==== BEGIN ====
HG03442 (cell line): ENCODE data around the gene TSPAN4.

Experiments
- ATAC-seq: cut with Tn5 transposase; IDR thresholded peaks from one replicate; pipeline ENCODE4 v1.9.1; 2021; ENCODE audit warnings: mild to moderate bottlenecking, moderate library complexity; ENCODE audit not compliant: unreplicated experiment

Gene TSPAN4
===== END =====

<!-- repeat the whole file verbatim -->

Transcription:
HG03442 (cell line): ENCODE data around the gene TSPAN4.

Experiments
- ATAC-seq: cut with Tn5 transposase; IDR thresholded peaks from one replicate; pipeline ENCODE4 v1.9.1; 2021; ENCODE audit warnings: mild to moderate bottlenecking, moderate library complexity; ENCODE audit not compliant: unreplicated experiment

Gene TSPAN4